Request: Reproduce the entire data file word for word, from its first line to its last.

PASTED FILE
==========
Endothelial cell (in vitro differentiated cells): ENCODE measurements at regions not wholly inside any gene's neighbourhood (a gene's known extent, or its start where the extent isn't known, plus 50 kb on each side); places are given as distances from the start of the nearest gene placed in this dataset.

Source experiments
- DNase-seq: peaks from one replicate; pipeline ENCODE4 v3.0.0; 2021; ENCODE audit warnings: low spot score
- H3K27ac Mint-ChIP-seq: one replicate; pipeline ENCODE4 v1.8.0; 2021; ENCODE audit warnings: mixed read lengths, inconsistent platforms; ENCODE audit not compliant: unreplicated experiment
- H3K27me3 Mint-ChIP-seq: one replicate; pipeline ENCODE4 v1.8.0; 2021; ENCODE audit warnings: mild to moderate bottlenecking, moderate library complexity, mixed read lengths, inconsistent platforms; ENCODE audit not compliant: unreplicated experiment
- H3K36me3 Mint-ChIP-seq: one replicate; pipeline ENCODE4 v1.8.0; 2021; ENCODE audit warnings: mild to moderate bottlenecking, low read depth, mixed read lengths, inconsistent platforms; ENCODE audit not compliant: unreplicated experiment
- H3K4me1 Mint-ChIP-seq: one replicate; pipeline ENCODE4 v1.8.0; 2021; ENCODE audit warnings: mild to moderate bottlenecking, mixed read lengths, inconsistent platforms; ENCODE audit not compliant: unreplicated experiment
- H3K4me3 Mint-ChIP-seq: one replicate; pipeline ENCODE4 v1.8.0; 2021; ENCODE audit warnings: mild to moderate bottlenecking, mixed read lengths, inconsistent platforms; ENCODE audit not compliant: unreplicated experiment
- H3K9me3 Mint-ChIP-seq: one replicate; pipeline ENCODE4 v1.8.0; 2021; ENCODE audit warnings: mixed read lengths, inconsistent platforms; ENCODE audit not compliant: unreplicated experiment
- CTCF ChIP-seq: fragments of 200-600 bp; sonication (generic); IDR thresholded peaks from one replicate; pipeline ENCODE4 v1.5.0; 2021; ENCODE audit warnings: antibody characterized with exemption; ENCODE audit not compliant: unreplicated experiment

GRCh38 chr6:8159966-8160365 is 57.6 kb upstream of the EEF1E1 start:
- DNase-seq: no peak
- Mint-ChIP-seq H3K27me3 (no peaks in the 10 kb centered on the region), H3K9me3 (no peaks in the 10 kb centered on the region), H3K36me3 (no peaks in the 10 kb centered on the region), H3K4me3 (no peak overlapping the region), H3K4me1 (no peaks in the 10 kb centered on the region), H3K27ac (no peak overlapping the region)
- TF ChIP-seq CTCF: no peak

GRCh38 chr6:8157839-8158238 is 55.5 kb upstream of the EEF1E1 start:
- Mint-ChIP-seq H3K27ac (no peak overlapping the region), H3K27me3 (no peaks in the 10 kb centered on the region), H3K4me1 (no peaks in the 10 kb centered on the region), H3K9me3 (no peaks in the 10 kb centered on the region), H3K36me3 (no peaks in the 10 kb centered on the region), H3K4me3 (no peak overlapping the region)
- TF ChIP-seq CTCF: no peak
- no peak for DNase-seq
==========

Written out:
Endothelial cell (in vitro differentiated cells): ENCODE measurements at regions not wholly inside any gene's neighbourhood (a gene's known extent, or its start where the extent isn't known, plus 50 kb on each side); places are given as distances from the start of the nearest gene placed in this dataset.

Source experiments
- DNase-seq: peaks from one replicate; pipeline ENCODE4 v3.0.0; 2021; ENCODE audit warnings: low spot score
- H3K27ac Mint-ChIP-seq: one replicate; pipeline ENCODE4 v1.8.0; 2021; ENCODE audit warnings: mixed read lengths, inconsistent platforms; ENCODE audit not compliant: unreplicated experiment
- H3K27me3 Mint-ChIP-seq: one replicate; pipeline ENCODE4 v1.8.0; 2021; ENCODE audit warnings: mild to moderate bottlenecking, moderate library complexity, mixed read lengths, inconsistent platforms; ENCODE audit not compliant: unreplicated experiment
- H3K36me3 Mint-ChIP-seq: one replicate; pipeline ENCODE4 v1.8.0; 2021; ENCODE audit warnings: mild to moderate bottlenecking, low read depth, mixed read lengths, inconsistent platforms; ENCODE audit not compliant: unreplicated experiment
- H3K4me1 Mint-ChIP-seq: one replicate; pipeline ENCODE4 v1.8.0; 2021; ENCODE audit warnings: mild to moderate bottlenecking, mixed read lengths, inconsistent platforms; ENCODE audit not compliant: unreplicated experiment
- H3K4me3 Mint-ChIP-seq: one replicate; pipeline ENCODE4 v1.8.0; 2021; ENCODE audit warnings: mild to moderate bottlenecking, mixed read lengths, inconsistent platforms; ENCODE audit not compliant: unreplicated experiment
- H3K9me3 Mint-ChIP-seq: one replicate; pipeline ENCODE4 v1.8.0; 2021; ENCODE audit warnings: mixed read lengths, inconsistent platforms; ENCODE audit not compliant: unreplicated experiment
- CTCF ChIP-seq: fragments of 200-600 bp; sonication (generic); IDR thresholded peaks from one replicate; pipeline ENCODE4 v1.5.0; 2021; ENCODE audit warnings: antibody characterized with exemption; ENCODE audit not compliant: unreplicated experiment

GRCh38 chr6:8159966-8160365 is 57.6 kb upstream of the EEF1E1 start:
- DNase-seq: no peak
- Mint-ChIP-seq H3K27me3 (no peaks in the 10 kb centered on the region), H3K9me3 (no peaks in the 10 kb centered on the region), H3K36me3 (no peaks in the 10 kb centered on the region), H3K4me3 (no peak overlapping the region), H3K4me1 (no peaks in the 10 kb centered on the region), H3K27ac (no peak overlapping the region)
- TF ChIP-seq CTCF: no peak

GRCh38 chr6:8157839-8158238 is 55.5 kb upstream of the EEF1E1 start:
- Mint-ChIP-seq H3K27ac (no peak overlapping the region), H3K27me3 (no peaks in the 10 kb centered on the region), H3K4me1 (no peaks in the 10 kb centered on the region), H3K9me3 (no peaks in the 10 kb centered on the region), H3K36me3 (no peaks in the 10 kb centered on the region), H3K4me3 (no peak overlapping the region)
- TF ChIP-seq CTCF: no peak
- no peak for DNase-seq